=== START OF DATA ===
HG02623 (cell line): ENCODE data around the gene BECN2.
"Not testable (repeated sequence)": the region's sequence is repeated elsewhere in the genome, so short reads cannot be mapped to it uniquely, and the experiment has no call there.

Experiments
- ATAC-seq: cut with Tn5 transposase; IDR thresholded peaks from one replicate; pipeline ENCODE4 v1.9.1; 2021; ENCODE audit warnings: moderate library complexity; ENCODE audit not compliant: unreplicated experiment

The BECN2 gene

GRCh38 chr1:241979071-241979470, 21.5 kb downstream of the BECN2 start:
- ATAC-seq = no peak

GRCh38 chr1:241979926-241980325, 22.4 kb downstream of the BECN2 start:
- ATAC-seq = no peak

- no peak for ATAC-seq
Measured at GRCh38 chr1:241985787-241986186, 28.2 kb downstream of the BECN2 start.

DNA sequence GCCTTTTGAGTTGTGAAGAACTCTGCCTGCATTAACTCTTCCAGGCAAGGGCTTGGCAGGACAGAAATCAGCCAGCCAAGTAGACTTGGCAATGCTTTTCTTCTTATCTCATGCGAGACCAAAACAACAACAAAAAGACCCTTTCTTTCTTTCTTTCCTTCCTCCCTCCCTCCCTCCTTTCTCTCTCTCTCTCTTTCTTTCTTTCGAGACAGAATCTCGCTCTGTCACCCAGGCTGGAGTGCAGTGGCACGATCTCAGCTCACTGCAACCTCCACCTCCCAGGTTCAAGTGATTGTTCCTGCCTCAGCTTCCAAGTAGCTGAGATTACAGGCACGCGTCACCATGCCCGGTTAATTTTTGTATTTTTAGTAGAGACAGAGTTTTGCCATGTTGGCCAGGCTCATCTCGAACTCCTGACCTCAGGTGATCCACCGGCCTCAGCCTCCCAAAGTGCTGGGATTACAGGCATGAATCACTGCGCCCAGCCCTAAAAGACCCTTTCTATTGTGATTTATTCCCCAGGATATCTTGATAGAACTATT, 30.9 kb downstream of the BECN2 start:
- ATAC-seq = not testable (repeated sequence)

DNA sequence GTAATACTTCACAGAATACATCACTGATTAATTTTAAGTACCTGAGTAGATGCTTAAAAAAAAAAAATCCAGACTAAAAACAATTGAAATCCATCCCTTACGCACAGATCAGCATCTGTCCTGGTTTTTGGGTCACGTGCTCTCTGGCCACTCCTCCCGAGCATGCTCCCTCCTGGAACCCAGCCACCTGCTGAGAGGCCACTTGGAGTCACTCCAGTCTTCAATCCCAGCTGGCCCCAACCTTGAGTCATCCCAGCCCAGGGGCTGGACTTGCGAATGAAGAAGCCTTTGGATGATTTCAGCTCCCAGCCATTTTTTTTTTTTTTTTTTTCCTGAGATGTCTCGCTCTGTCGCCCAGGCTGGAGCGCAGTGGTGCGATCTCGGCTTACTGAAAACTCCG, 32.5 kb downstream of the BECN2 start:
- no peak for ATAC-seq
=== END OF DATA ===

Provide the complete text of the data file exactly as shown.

HG02623 (cell line): ENCODE data around the gene BECN2.
"Not testable (repeated sequence)": the region's sequence is repeated elsewhere in the genome, so short reads cannot be mapped to it uniquely, and the experiment has no call there.

Experiments
- ATAC-seq: cut with Tn5 transposase; IDR thresholded peaks from one replicate; pipeline ENCODE4 v1.9.1; 2021; ENCODE audit warnings: moderate library complexity; ENCODE audit not compliant: unreplicated experiment

The BECN2 gene

GRCh38 chr1:241979071-241979470, 21.5 kb downstream of the BECN2 start:
- ATAC-seq = no peak

GRCh38 chr1:241979926-241980325, 22.4 kb downstream of the BECN2 start:
- ATAC-seq = no peak

- no peak for ATAC-seq
Measured at GRCh38 chr1:241985787-241986186, 28.2 kb downstream of the BECN2 start.

DNA sequence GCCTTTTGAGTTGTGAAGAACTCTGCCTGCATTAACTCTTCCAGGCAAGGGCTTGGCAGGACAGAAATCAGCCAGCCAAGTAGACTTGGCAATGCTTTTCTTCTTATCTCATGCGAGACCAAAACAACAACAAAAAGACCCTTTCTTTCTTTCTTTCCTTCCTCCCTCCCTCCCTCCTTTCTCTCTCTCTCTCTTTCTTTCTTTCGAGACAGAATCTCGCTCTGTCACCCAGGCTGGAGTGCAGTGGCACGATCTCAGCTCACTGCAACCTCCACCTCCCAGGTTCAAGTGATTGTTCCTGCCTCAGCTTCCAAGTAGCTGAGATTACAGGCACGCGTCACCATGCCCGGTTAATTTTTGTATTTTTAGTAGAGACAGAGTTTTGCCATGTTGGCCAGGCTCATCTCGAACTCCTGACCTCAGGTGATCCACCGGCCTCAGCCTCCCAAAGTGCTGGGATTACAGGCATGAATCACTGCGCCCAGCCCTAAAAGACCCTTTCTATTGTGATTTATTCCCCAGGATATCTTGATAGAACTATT, 30.9 kb downstream of the BECN2 start:
- ATAC-seq = not testable (repeated sequence)

DNA sequence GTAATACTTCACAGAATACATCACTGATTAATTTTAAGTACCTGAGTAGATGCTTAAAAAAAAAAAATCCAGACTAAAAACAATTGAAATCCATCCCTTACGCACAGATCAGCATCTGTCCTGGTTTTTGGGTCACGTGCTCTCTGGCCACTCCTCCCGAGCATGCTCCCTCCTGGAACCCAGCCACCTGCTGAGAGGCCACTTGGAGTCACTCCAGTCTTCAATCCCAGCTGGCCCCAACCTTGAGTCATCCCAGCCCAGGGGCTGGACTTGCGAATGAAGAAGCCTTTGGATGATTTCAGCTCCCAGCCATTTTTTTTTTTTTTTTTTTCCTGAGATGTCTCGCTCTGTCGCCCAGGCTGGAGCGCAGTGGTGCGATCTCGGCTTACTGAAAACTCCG, 32.5 kb downstream of the BECN2 start:
- no peak for ATAC-seq